Latest stories from i100
SPONSORED FEATURES
Career Services

Day In a Page

A
Independent Travel
Pompeii, Capri & the Bay of Naples
Seven Cities of Italy
Burgundy, the River Rhone & Provence
Prague, Budapest and Vienna
Lake Garda
Minoan Crete and Santorini
Prices correct as of 15 May 2015
Refugee crisis: David Cameron lowered the flag for the dead king of Saudi Arabia - will he do the same honour for little Aylan Kurdi?

Cameron lowered the flag for the dead king of Saudi Arabia...

But will he do the same honour for little Aylan Kurdi, asks Robert Fisk
Our leaders lack courage in this refugee crisis. We are shamed by our European neighbours

Our leaders lack courage in this refugee crisis. We are shamed by our European neighbours

Humanity must be at the heart of politics, says Jeremy Corbyn
Joe Biden's 'tease tour': Could the US Vice-President be testing the water for a presidential run?

Joe Biden's 'tease tour'

Could the US Vice-President be testing the water for a presidential run?
Britain's 24-hour culture: With the 'leisured society' a distant dream we're working longer and less regular hours than ever

Britain's 24-hour culture

With the 'leisured society' a distant dream we're working longer and less regular hours than ever
Diplomacy board game: Treachery is the way to win - which makes it just like the real thing

The addictive nature of Diplomacy

Bullying, betrayal, aggression – it may be just a board game, but the family that plays Diplomacy may never look at each other in the same way again
Lady Chatterley's Lover: Racy underwear for fans of DH Lawrence's equally racy tome

Fashion: Ooh, Lady Chatterley!

Take inspiration from DH Lawrence's racy tome with equally racy underwear
8 best children's clocks

Tick-tock: 8 best children's clocks

Whether you’re teaching them to tell the time or putting the finishing touches to a nursery, there’s a ticker for that
Charlie Austin: Queens Park Rangers striker says ‘If the move is not right, I’m not going’

Charlie Austin: ‘If the move is not right, I’m not going’

After hitting 18 goals in the Premier League last season, the QPR striker was the great non-deal of transfer deadline day. But he says he'd preferred another shot at promotion
Isis profits from destruction of antiquities by selling relics to dealers - and then blowing up the buildings they come from to conceal the evidence of looting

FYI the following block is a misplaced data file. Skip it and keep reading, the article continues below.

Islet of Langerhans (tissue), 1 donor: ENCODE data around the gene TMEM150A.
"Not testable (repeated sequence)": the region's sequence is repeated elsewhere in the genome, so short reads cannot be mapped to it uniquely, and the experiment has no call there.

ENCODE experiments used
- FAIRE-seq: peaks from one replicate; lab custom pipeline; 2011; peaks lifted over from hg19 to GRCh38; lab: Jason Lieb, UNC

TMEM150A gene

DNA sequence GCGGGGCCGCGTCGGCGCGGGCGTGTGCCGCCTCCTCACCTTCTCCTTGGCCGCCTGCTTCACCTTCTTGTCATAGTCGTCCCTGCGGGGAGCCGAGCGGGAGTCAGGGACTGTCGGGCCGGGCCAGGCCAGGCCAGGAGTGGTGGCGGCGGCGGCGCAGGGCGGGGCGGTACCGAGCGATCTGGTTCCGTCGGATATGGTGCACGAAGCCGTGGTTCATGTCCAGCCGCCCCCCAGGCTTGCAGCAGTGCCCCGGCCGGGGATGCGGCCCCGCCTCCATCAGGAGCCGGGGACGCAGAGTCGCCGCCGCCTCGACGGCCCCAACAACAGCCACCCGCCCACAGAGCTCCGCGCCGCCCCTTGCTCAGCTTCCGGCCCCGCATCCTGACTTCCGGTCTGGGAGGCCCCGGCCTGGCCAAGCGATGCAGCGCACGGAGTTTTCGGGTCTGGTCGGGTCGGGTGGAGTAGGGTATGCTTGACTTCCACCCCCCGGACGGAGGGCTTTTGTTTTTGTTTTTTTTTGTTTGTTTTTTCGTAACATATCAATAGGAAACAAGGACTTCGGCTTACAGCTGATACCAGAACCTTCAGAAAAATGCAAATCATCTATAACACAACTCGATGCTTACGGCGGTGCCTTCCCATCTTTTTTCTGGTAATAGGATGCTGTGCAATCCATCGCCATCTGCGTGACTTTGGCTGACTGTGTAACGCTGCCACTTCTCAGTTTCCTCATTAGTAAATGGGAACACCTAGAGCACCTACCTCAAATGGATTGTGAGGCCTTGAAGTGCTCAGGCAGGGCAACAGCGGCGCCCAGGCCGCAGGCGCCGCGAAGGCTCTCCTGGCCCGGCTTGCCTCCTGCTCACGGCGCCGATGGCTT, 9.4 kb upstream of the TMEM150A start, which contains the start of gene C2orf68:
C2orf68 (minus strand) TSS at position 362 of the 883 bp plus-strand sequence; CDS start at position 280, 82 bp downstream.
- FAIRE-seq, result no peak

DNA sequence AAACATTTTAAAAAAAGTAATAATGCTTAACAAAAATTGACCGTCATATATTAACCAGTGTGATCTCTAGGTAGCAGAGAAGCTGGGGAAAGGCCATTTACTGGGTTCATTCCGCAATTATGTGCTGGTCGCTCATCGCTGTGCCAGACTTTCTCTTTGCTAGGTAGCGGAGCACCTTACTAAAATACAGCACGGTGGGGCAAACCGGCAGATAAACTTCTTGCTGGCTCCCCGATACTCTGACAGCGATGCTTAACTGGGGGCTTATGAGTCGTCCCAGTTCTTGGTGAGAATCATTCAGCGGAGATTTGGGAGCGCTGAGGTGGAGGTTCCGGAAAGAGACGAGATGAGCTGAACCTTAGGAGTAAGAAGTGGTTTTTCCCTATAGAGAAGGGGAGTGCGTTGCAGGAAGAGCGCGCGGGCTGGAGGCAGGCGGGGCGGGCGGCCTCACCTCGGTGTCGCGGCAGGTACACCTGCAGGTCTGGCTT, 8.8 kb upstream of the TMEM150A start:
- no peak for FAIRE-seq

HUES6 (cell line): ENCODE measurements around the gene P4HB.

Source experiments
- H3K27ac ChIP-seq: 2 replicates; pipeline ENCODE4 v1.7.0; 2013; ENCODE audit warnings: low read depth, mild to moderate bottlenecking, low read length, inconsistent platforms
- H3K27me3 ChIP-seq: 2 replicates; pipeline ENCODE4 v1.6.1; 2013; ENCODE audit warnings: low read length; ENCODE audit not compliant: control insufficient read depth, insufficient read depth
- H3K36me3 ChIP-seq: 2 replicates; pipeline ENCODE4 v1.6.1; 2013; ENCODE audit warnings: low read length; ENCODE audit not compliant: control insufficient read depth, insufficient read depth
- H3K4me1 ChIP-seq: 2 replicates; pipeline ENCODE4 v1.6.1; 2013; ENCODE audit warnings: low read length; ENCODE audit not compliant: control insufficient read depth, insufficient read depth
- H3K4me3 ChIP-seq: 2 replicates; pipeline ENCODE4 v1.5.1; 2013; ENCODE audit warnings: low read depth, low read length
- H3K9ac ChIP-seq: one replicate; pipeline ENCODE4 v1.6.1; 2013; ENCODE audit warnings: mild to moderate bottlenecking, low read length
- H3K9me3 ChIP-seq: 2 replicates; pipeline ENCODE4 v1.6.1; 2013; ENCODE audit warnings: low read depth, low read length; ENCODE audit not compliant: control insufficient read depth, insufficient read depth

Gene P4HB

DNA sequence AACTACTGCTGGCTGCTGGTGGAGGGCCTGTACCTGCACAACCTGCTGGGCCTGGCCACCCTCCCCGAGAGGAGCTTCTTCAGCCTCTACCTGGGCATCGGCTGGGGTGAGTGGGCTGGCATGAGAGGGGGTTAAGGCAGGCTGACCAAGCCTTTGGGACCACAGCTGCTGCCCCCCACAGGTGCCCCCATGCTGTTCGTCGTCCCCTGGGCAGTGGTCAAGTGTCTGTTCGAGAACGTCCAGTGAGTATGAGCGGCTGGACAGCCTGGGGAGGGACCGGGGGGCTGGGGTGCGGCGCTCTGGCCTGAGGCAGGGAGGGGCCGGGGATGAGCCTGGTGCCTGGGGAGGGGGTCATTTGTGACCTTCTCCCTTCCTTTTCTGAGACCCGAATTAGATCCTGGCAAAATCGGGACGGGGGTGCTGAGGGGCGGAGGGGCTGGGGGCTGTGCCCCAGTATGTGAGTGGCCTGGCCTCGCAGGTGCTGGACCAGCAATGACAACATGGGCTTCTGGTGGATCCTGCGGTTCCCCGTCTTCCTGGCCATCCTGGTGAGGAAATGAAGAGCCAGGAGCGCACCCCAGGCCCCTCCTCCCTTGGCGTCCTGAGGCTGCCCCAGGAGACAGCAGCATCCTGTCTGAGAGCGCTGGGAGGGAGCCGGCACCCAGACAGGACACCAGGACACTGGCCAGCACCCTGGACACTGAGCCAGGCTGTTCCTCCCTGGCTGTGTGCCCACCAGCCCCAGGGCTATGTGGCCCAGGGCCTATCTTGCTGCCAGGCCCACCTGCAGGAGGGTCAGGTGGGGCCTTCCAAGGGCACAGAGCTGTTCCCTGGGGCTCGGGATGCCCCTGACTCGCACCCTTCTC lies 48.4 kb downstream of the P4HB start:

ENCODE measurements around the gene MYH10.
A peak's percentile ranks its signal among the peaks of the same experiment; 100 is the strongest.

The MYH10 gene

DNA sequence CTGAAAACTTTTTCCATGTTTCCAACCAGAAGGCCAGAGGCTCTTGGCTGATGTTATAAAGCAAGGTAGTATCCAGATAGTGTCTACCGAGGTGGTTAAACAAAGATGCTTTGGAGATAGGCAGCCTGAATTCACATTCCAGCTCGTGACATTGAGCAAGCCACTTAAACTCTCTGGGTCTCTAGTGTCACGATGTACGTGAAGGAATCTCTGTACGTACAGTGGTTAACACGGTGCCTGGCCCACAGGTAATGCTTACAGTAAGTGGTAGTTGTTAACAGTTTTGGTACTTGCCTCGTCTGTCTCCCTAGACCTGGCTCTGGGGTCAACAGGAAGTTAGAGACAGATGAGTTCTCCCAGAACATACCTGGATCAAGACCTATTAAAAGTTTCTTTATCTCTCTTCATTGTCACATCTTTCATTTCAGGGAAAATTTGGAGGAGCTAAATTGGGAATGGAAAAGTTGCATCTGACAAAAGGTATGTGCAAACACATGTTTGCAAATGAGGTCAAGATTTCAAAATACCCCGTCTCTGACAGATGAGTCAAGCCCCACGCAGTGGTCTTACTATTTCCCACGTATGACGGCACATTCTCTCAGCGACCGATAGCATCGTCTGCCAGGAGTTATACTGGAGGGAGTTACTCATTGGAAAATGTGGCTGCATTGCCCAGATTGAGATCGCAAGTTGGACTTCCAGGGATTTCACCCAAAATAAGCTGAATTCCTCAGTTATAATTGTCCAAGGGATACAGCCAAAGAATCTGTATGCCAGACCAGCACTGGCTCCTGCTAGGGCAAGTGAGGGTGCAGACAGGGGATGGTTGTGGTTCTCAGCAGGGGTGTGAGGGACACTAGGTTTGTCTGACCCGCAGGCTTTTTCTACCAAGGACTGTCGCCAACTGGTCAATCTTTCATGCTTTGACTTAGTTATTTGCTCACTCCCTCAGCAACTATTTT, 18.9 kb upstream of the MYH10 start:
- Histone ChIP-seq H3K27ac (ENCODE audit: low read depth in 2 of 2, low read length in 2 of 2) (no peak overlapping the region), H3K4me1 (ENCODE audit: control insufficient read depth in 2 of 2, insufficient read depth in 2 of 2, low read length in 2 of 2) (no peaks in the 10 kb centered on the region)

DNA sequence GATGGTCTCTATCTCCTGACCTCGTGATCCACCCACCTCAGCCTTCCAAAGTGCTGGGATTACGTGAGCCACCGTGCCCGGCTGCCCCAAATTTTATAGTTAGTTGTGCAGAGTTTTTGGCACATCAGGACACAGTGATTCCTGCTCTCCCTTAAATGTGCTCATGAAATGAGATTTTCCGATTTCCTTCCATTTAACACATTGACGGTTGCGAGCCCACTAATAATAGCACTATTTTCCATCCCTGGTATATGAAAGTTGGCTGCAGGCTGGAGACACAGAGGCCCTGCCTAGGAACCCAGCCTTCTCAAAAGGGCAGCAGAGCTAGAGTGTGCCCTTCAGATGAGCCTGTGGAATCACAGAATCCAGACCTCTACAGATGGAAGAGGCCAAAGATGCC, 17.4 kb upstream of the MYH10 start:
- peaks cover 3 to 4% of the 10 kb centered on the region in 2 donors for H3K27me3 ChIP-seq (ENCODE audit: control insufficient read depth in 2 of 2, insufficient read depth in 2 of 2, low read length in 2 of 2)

How Isis profits from destruction of antiquities

Robert Fisk on the terrorist group's manipulation of the market to increase the price of artefacts
Labour leadership: Andy Burnham urges Jeremy Corbyn voters to think again in last-minute plea

'If we lose touch we’ll end up with two decades of the Tories'

In an exclusive interview, Andy Burnham urges Jeremy Corbyn voters to think again in last-minute plea
Tunisia fears its Arab Spring could be reversed as the new regime becomes as intolerant of dissent as its predecessor

The Arab Spring reversed

Tunisian protesters fear that a new law will whitewash corrupt businessmen and officials, but they are finding that the new regime is becoming as intolerant of dissent as its predecessor
King Arthur: Legendary figure was real and lived most of his life in Strathclyde, academic claims

Academic claims King Arthur was real - and reveals where he lived

Dr Andrew Breeze says the legendary figure did exist – but was a general, not a king
Who is Oliver Bonas and how has he captured middle-class hearts?

Who is Oliver Bonas?

It's the first high-street store to pay its staff the living wage, and it saw out the recession in style
Earth has 'lost more than half its trees' since humans first started cutting them down

Axe-wielding Man fells half the world’s trees – leaving us just 422 each

However, the number of trees may be eight times higher than previously thought
60 years of Scalextric: Model cars are now stuffed with as much tech as real ones

60 years of Scalextric

Model cars are now stuffed with as much tech as real ones